NCLEX: Drugs for Hyperlipidemia

Coronary heart disease (CHD) is the leading cause of death worldwide. CHD is correlated with elevated levels of low-density lipoprotein cholesterol (LDL-C; “bad” cholesterol) and triglycerides and low levels of high-density lipoprotein cholesterol (HDL-C; “good cholesterol”). Other risk factors for CHD include cigarette smoking, hypertension, obesity, and diabetes. Cholesterol levels may be elevated due to lifestyle factors (for example, lack of exercise or diet containing excess saturated fats). Hyperlipidemias can also result from an inherited defect in lipoprotein metabolism or, more commonly, from a combination of genetic and lifestyle factors. Appropriate lifestyle changes, along with drug therapy, can lead to a 30% to 40% reduction in CHD mortality. Antihyperlipidemic drugs are often taken indefinitely to control plasma lipid levels.

Drugs for Hyperlipidemia

Drugs for Hyperlipidemia

 

Drugs for Hyperlipidemia

 

Drugs for Hyperlipidemia: TREATMENT GOALS

Focus topic: Drugs for Hyperlipidemia

Plasma lipids consist mostly of lipoproteins, which are spherical complexes of lipids and specific proteins (apolipoproteins). The clinically important lipoproteins, listed in decreasing order of atherogenicity, are LDL, very–low density lipoprotein (VLDL) and chylomicrons, and HDL. The occurrence of CHD is positively associated with high total cholesterol and more strongly with elevated LDL-C. [Note: Total cholesterol is the sum of LDL-C, VLDL-C, and HDL-C.] In contrast to LDL-C, high levels of HDL-C have been associated with a decreased risk for heart disease. Reduction of LDL-C is the primary goal of cholesterol-lowering therapy.

Previously, cholesterol guidelines recommended treating to specific targets for LDLC. Recent cholesterol guidelines do not recommend targets but instead emphasize high-intensity or moderate-intensity statin therapy in defined populations with risk for atherosclerotic cardiovascular disease (ASCVD). Higher-intensity therapy is recommended in those with established ASCVD or in those with a higher overall risk of heart disease.

A. Treatment options for hypercholesterolemia

Focus topic: Drugs for Hyperlipidemia

Lifestyle changes, such as diet, exercise, and weight reduction, can lead to modest decreases in LDL-C and increases in HDL-C. However, most patients are unable to achieve significant LDL-C reductions with lifestyle modifications alone, and drug therapy may be required. Treatment with HMG CoA reductase inhibitors (statins) is the primary treatment option for hypercholesterolemia.

B. Treatment options for hypertriglyceridemia

Focus topic: Drugs for Hyperlipidemia

Elevated triglycerides are independently associated with increased risk of CHD. Diet and exercise are the primary modes of treating hypertriglyceridemia. If indicated, niacin and fibric acid derivatives are the most efficacious in lowering triglycerides. Omega-3 fatty acids (fish oil) in adequate doses may also be beneficial. Triglyceride reduction is a secondary benefit of the statins, with the primary benefit being reduction of LDL-C.

 

Drugs for Hyperlipidemia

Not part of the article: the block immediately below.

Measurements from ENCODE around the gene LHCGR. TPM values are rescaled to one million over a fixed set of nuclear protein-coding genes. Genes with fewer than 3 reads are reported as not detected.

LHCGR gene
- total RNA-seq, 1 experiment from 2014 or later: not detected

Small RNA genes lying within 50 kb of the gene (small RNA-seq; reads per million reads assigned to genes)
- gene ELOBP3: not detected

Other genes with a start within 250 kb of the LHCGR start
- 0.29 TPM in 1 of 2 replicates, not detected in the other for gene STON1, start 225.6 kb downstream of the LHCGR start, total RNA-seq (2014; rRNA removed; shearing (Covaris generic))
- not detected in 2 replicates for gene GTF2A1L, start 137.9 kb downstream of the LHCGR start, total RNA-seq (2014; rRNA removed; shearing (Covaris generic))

Drugs for Hyperlipidemia

 

Drugs for Hyperlipidemia: DRUGS FOR HYPERLIPIDEMIA

Focus topic: Drugs for Hyperlipidemia

Antihyperlipidemic drugs include the statins, niacin, fibrates, bile acid–binding resins, a cholesterol absorption inhibitor, and omega-3 fatty acids. These agents may be used alone or in combination. However, drug therapy should always be accompanied by lifestyle modifications, such as exercise and a diet low in saturated fats.

A. HMG CoA reductase inhibitors

Focus topic: Drugs for Hyperlipidemia

3-Hydroxy-3-methylglutaryl coenzyme A (HMG CoA) reductase inhibitors (commonly known as statins) lower elevated LDL-C, resulting in a substantial reduction in coronary events and death from CHD. They are considered first-line treatment for patients with elevated risk of ASCVD. Therapeutic benefits include plaque stabilization, improvement of coronary endothelial function, inhibition of platelet thrombus formation, and anti-inflammatory activity. The value of lowering LDL-C with statins has been demonstrated in patients with and without established CHD.

  • Mechanism of action: Lovastatin [LOE-vah-stat-in], simvastatin [sim-vah-STAT-in], pravastatin [PRAH-vah-stat-in], atorvastatin [a-TOR-vah-stat-in], fluvastatin [FLOO-vah-stat-in], pitavastatin [pit-AV-a-STAT-in], and rosuvastatin [roe-SOO-va-stat-in] are competitive inhibitors of HMG CoA reductase, the rate-limiting step in cholesterol synthesis. By inhibiting de novo cholesterol synthesis, they deplete the intracellular supply of cholesterol. Depletion of intracellular cholesterol causes the cell to increase the number of cell surface LDL receptors that can bind and internalize circulating LDLs. Thus, plasma cholesterol is reduced, by both decreased cholesterol synthesis and increased LDL catabolism. Pitavastatin, rosuvastatin, and atorvastatin are the most potent LDL cholesterol–lowering statins, followed by simvastatin, pravastatin, and then lovastatin and fluvastatin. [Note: Because these agents undergo a marked first-pass extraction by the liver, their dominant effect is on that organ.] The HMG CoA reductase inhibitors also decrease triglyceride levels and may increase HDL cholesterol levels in some patients.
  • Therapeutic uses: These drugs are effective in lowering plasma cholesterol levels in all types of hyperlipidemias. However, patients who are homozygous for familial hypercholesterolemia lack LDL receptors and, therefore, benefit much less from treatment with these drugs.